Kansas GOP lawmakers sue to overturn failure of constitutional convention resolutions
By Katie Bernard – January 3, 2024
The Kansas House of Representatives meet at the Capitol on Monday, Jan. 9, 2023, in Topeka. NICK WAGNER firstname.lastname@example.org
Two Republican state lawmakers are suing to bring Kansas one step closer to calling a U.S. constitutional convention – a long-time goal of many conservatives.
Sen. Mike Thompson, a Shawnee Republican, and Rep. Mike Murphy, a Sylvia Republican, filed a federal lawsuit in December alleging the Kansas Legislature’s GOP leaders wrongly declared two resolutions calling a convention had failed last year.
The U.S. Constitution allows for a constitutional convention if the legislatures of two thirds of the states – currently 34 – call for one. Conservatives have long sought such a convention to deliver more power to the states. According to Convention of States, the primary organization working toward a convention, 19 states have passed resolutions calling for a convention.
A convention has long been seen as a long shot, with critics warning a gathering could open the door to legal chaos. While individual states often call for conventions limited to specific issues, concern exists the scope could quickly expand into other subjects.
The Kansas House and Senate held votes on the resolutions but they failed because the Kansas Constitution requires a two-thirds majority to call a convention. A resolution calling for fiscal restraints on the federal government earned 74 votes in the House and a resolution calling for limits on the federal government earned 22 votes in the Senate.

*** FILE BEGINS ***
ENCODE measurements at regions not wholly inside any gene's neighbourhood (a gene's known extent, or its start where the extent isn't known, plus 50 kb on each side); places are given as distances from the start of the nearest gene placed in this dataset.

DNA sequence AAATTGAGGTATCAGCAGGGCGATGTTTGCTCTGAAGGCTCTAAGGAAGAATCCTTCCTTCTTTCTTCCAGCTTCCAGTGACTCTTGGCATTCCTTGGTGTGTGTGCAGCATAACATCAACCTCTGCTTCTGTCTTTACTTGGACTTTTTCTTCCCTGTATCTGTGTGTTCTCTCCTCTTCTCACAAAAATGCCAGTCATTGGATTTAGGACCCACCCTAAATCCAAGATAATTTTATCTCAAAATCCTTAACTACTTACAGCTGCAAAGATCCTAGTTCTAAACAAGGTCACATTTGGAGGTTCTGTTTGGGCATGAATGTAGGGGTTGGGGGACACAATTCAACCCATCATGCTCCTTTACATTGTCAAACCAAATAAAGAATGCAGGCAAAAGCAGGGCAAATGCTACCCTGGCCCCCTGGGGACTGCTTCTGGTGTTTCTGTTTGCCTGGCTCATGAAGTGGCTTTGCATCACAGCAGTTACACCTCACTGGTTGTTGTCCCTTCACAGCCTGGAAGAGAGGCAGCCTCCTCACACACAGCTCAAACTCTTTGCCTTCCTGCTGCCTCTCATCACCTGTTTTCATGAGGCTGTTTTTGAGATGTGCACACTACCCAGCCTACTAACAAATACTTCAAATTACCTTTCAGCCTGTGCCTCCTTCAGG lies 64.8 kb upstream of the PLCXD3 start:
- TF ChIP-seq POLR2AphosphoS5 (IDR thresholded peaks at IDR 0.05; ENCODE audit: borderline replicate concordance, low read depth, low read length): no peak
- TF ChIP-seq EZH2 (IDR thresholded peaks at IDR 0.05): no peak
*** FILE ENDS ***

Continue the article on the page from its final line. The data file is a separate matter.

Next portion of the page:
Thompson and Murphy’s lawsuit argues the state constitution’s two-thirds requirement flies in the face of the federal constitution.
“Neither state law nor state constitutions can enact processes or standards for the exercise of Article V authority in addition to or apart from those derived from federal law,” the lawsuit said, referring to the article of the U.S. Constitution that outlines procedure for calling a convention.
House Speaker Dan Hawkins, a Wichita Republican, and Senate President Ty Masterson, an Andover Republican, are named as defendants in the suit because they declared the resolutions failed.
“While I support the Convention of States, I also swore an oath to uphold the Kansas Constitution,” Hawkins said in a statement. “There’s an interesting legal question here and that’s something the courts will have to sort out.”
Rep. John Carmichael, a Wichita Democrat who opposes a convention of states, said such a convention would hold broad risks for protections in the U.S. Constitution’s Bill of Rights. The two-thirds majority requirement, Carmichael said, has long allowed legislative leadership to claim they support the concept without ever pushing to see it pass.
“That convention has the possibility to overturn a number of rights that we have, particularly under the Bill of Rights, and make some dramatic changes in the organization, if you will, even of our republic,” Carmichael said.
Kansas’ two-thirds requirement for the convention has previously been a point of contention. In 2021 Masterson told reporters he intended to declare the convention of states passed if it reached a simple majority. The move would have triggered a lawsuit but lawmakers ultimately voted to send the proposal back to committee rather than accept or reject it that year.
When lawmakers debated the policy last year, Masterson did not opt to declare it passed. But Thompson and Murphy’s lawsuit means the issue will now be litigated.
“The lawsuit is about resolving a longstanding question about whether the Kansas Constitution can require a higher threshold of votes to adopt measures envisioned by Article V of the United States Constitution, including the Convention of States,” Masterson spokesperson Mike Pirner said in a statement.
KATIE BERNARD (816)234-4167
Katie Bernard covers Kansas politics and government for the Kansas City Star. She joined the paper in 2019 and became the Topeka Statehouse correspondent in 2020. Katie was part of the team that won the Headliner award for political coverage in 2023.